Skills . Knowledge . Development

A wide range of training courses, resources and membership benefits.

MEMBERS LOGIN BECOME A MEMBER

Water Management Society Guidance
Competence – a guide for employers

Employers have a duty to ensure that any person who carries out a task, as part of their employment, is competent. If a person is being trained, a competent person must supervise that person until they can carry out his work effectively and safely.

This duty also extends to people who employ contractors. A dutyholder must be able to show that their organisation has done enough to reassure itself that the contractors it has engaged are competent.

Definition of Competence

Competence is defined by different organisations and within different guidance. Key abilities include:

  • the ability to carry out and complete tasks effectively and accurately
  • the ability to work safely alone and/or with others
  • the knowledge of their limitations

For many positions in the water management sector and other related disciplines (risk assessors, consultants, water treatment chemists etc.) the person must also have the ability to communicate effectively. Specific guidance can be accessed within BS 8580 regarding specific competency for performing risk assessments and BS 8680, for creating water safety plans, for example.

Recognising Competence

Some of the qualities sought when establishing an individual’s competence (as defined above) include that the person:

  • has undergone appropriate training
  • is sufficiently experienced to carry out the activity accurately, effectively and safely
  • possesses the ability to communicate verbally and in writing
  • has the ability to use their experience to work safely in unusual situations (e.g. when carrying out risk assessments)
  • has demonstrated the ability to manage time (their own and others)
  • is able to meet deadlines without compromising safety

Competence is generally recognised in a practical way. This means that on-the-job assessment is required in order to show that the employee/sub-contractor has the ability to work in a safe manner.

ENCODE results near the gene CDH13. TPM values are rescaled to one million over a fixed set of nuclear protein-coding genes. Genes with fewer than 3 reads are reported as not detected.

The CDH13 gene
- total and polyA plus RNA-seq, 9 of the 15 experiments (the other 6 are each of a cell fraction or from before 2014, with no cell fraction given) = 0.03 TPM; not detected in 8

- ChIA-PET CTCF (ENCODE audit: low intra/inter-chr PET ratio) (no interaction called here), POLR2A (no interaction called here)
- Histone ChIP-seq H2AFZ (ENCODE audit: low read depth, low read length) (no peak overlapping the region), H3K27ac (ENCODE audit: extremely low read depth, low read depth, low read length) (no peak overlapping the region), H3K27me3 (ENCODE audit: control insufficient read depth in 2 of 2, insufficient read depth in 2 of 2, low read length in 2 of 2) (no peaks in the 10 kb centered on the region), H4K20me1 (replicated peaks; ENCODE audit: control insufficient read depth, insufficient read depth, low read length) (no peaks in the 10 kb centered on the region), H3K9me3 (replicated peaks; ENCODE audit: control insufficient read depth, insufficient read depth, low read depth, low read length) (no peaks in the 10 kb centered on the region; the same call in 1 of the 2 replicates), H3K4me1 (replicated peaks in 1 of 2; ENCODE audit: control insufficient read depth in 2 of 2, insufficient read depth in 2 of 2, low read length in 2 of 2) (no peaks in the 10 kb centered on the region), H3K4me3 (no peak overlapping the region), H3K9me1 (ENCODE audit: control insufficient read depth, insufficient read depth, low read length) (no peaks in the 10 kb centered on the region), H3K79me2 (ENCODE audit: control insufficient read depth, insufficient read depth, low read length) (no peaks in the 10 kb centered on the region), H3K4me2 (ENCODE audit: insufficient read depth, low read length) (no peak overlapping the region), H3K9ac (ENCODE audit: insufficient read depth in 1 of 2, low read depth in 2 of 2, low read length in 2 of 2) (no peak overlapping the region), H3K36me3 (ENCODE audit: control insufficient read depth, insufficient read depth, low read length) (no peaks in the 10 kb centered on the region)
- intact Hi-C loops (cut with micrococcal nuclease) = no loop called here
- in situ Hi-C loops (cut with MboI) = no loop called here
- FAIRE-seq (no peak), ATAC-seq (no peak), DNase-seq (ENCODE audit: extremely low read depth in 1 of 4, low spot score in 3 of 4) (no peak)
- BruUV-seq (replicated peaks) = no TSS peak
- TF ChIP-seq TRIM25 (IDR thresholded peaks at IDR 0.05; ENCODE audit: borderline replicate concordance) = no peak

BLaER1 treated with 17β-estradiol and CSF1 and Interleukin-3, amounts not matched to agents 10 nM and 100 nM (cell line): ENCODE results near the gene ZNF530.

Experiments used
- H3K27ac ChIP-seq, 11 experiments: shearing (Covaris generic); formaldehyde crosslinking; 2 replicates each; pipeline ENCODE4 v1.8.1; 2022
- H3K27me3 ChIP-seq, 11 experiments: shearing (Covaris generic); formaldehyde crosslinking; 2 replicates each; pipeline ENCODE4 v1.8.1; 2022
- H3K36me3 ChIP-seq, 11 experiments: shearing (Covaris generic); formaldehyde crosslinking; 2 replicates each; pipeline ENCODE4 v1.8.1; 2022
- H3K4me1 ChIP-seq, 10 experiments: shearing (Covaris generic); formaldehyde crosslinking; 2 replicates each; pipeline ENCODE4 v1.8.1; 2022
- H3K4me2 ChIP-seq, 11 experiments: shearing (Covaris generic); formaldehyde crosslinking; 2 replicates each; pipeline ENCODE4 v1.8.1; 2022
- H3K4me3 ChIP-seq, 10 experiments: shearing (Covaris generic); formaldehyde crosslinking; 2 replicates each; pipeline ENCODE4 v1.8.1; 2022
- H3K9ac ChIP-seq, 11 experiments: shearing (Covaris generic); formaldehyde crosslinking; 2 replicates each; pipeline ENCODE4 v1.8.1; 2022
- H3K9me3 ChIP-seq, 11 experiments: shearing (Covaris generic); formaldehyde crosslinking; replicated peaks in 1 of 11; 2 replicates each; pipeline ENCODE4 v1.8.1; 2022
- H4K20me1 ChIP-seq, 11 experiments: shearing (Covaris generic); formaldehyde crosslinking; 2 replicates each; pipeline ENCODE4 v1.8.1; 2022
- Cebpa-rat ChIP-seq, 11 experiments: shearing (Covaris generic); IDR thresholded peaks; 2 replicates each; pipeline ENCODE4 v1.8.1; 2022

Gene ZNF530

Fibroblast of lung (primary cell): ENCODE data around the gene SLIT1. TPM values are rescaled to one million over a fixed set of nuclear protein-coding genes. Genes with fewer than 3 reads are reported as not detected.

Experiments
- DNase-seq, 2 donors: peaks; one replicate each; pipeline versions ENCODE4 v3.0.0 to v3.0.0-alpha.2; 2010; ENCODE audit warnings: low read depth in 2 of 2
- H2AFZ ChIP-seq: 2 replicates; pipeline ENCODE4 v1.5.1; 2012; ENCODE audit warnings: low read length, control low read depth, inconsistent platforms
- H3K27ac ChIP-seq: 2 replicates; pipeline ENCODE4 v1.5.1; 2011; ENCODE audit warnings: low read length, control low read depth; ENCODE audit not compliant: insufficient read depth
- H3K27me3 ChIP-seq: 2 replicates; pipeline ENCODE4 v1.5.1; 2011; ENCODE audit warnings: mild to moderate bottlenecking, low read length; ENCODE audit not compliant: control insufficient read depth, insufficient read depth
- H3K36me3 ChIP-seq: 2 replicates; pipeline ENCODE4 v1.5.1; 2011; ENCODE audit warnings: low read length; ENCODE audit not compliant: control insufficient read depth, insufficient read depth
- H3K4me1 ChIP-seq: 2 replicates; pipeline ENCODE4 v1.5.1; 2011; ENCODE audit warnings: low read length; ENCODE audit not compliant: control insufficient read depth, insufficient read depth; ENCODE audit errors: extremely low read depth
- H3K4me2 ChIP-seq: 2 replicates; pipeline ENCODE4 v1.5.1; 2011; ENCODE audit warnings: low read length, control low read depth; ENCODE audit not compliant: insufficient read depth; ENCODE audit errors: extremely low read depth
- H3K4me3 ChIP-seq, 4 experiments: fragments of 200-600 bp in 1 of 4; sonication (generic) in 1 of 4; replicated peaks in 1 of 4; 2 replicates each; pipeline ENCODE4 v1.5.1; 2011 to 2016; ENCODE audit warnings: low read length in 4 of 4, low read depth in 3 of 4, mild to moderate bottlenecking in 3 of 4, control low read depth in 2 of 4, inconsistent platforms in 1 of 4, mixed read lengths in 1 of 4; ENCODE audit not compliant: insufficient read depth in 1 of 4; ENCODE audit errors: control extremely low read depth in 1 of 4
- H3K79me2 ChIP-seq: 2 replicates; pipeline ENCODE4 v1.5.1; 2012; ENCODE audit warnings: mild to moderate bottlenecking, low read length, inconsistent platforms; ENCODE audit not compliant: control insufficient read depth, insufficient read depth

Competence cannot be assessed in the classroom. While training is part of being competent, that training does not have to be classroom based; it can be on-the-job training or continual professional development (CPD). While there are many people who work effectively and safely and have no formal qualifications it is generally expected that consultants, risk assessors, etc., will have relevant formal qualifications, and most will be professional people (most commonly scientists and engineers). They may be members of professional bodies, such as The Water Management Society, or learned associations such as The Royal Society of Chemistry. Anyone practicing within the water management sector, however, will need to be able to show they are able to work competently.

Evidencing Competence

A formal strategy must be put in place in order to demonstrate an individual’s competence, or that competent people are being employed. This will vary depending on whether the person is a contractor, or a direct employee.

This would also apply to a contractor who wished to be able to prove their competence to a client.

Some examples are:

  1. References from customers (for contractors). It is good practice to develop a habit of asking for these. A contractor should hold a portfolio of suitable references to produce as evidence of competence. For direct employees of a contractor, line-managers within that business should be able to provide reassurance of a person’s ability to work safely. For the self-employed, their present customers could be used.
  2. Legionella Control Association (LCA) membership for service providers. Companies that are members of the LCA have a commitment to ensure their employees are competent and a log of these checks should be available.
  3. On-the-job checking on a regular basis. When first employing a contractor their ability should be checked when introducing them to the site and ensuring they can work safely. For direct employees, a supervisor should check their work frequently and keep a record of the findings. In the case of a contractor, a site contact could be asked to do this if evidence is required of ability or the ability of one of the contractor’s employees.
  4. CPD – for example attending relevant webinars or conferences, answering questions in journals such as Waterline or reading relevant standards and guidance. Further information is available here

Recording Competence

Finally, it will be necessary to be able to show that every person employed is competent to do the job they have been employed to do. Records will need to be maintained of all actions and observations and kept up to date [dated and signed]. This should be updated regularly, at least annually and whenever there are changes to personnel or their work.

A CPD log can aid this and an example is shown here:
https://www.wmsoc.org.uk/_data/cpd_downloads/30.pdf